Bristol pushes Linux migration

Yet another porting-tool vendor is throwing its hat into the Windows-to-Linux application-migration ring

This time, it's Bristol Technology, the Danbury, Connecticut-based company that sued Microsoft in 1998 for antitrust violations following Microsoft's alleged attempt to raise substantially the price it planned to charge Bristol for a Windows source-code license. In July, a federal jury cleared Microsoft of those charges. Bristol has said it may opt to appeal, but it is currently waiting for the judge's ruling in the case before making any more litigation plans.

Bristol's Wind/U for Linux product, which began shipping Tuesday, enables developers to compile Microsoft Win32 API and Microsoft Foundation Class source code directly on Linux, and create native, desktop and server-based Linux applications, according to Bristol. As part of the package, Bristol is providing ports of the RogueWave Stingray Visual C++ components on Linux for use with Wind/U. Wind/U for Linux supports Red Hat Linux 6.1 and the Corel Linux distribution.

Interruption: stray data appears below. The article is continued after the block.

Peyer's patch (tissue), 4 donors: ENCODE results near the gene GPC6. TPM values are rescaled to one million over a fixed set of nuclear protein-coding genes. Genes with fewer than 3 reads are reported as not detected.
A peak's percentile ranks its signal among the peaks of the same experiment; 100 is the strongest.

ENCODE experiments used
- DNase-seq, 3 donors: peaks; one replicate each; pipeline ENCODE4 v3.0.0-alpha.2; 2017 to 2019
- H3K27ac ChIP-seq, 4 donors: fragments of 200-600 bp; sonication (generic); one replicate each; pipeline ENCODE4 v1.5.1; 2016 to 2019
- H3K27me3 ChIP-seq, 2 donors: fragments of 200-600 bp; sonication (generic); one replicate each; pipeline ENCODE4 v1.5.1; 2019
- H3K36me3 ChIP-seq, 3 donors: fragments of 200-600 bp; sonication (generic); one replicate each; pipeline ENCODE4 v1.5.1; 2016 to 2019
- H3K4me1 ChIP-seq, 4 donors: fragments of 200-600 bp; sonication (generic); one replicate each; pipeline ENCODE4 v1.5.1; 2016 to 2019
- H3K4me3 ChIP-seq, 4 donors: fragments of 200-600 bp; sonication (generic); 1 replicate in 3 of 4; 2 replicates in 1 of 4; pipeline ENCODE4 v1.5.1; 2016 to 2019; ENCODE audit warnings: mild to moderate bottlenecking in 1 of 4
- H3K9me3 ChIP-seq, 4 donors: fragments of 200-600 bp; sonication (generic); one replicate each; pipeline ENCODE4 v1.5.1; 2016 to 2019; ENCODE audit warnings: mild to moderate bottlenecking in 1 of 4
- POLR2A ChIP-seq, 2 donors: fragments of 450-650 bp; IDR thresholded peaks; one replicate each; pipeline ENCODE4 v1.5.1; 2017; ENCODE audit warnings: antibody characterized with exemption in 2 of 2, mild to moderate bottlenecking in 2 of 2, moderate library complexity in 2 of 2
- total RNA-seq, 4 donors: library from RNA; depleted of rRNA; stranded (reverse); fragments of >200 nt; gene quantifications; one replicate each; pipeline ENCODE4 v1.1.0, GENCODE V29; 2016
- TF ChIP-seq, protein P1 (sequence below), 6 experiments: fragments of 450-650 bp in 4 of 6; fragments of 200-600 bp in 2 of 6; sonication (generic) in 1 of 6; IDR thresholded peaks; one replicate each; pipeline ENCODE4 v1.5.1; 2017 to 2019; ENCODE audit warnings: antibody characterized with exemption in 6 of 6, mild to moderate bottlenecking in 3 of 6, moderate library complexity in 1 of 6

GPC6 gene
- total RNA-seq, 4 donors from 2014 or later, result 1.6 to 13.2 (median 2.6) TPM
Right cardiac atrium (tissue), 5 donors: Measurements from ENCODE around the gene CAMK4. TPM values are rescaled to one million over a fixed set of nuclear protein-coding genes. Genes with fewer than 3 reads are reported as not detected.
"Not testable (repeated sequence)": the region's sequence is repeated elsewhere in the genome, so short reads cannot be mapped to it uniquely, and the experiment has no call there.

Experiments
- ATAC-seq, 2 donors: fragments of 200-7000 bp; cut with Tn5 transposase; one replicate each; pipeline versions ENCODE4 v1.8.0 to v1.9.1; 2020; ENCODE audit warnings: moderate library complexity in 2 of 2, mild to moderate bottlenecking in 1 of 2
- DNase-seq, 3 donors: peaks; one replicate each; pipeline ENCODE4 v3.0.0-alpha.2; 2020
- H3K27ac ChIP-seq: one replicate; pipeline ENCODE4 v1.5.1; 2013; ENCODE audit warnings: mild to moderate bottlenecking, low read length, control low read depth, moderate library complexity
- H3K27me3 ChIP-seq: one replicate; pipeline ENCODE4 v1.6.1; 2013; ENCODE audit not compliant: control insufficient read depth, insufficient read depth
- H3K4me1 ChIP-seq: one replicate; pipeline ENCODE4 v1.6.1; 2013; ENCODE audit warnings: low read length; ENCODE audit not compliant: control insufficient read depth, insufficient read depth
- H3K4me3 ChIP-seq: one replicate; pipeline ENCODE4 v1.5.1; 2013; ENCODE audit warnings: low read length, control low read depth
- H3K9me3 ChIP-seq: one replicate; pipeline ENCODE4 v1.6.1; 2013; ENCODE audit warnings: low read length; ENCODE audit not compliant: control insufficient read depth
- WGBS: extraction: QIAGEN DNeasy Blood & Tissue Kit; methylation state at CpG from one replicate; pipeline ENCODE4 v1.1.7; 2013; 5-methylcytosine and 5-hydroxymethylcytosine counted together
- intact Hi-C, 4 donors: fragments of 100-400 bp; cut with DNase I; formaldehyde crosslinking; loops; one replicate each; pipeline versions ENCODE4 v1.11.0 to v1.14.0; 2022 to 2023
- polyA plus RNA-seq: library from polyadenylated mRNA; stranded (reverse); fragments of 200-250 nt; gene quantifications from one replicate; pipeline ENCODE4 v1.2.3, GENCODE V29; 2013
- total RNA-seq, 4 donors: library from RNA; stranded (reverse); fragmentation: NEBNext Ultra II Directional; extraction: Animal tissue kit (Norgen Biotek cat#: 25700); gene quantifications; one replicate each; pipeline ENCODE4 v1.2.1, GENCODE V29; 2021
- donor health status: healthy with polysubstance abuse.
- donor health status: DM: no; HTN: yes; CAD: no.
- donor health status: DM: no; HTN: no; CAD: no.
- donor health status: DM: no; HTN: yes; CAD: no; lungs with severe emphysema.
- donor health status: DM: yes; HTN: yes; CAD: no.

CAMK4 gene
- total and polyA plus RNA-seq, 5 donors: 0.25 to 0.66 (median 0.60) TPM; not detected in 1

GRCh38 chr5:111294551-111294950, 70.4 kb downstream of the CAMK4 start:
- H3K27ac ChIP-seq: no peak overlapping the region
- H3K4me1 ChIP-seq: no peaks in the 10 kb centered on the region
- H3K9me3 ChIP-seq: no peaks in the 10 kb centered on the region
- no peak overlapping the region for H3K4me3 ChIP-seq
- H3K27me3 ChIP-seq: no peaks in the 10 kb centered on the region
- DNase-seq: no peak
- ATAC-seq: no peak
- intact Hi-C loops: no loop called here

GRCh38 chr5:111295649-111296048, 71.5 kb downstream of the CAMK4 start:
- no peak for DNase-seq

Bristol also is offering services, via its Linux Porting Center, to help companies determine the effort required to port their applications to Linux. The Porting Center also provides hands-on training in Linux development, Bristol says. The Porting Center is open for business as of Tuesday.

Bristol's not the only porting tool vendor looking to address the need for more Linux applications.

Bristol rival MainSoft announced earlier this fall that it plans to deliver a Linux version of its MainWin porting tool by the end of the first quarter of 2000. MainSoft's current MainWin release makes Microsoft's Win32 application programming interfaces available on Unix, and thus allows NT applications to run on various Unix variants.

MainSoft, which last year renewed its source license contract with Microsoft, giving MainSoft access to next-generation APIs that will be part of Windows 2000, has promised that Windows 2000 applications will work on Linux and Unix variants.

Officials with Bristol, which has not come to terms with Microsoft for a Windows 2000 source license, say they are not sure how well Wind/U will interoperate with new Win32 APIs that are part of Microsoft's forthcoming operating system release.

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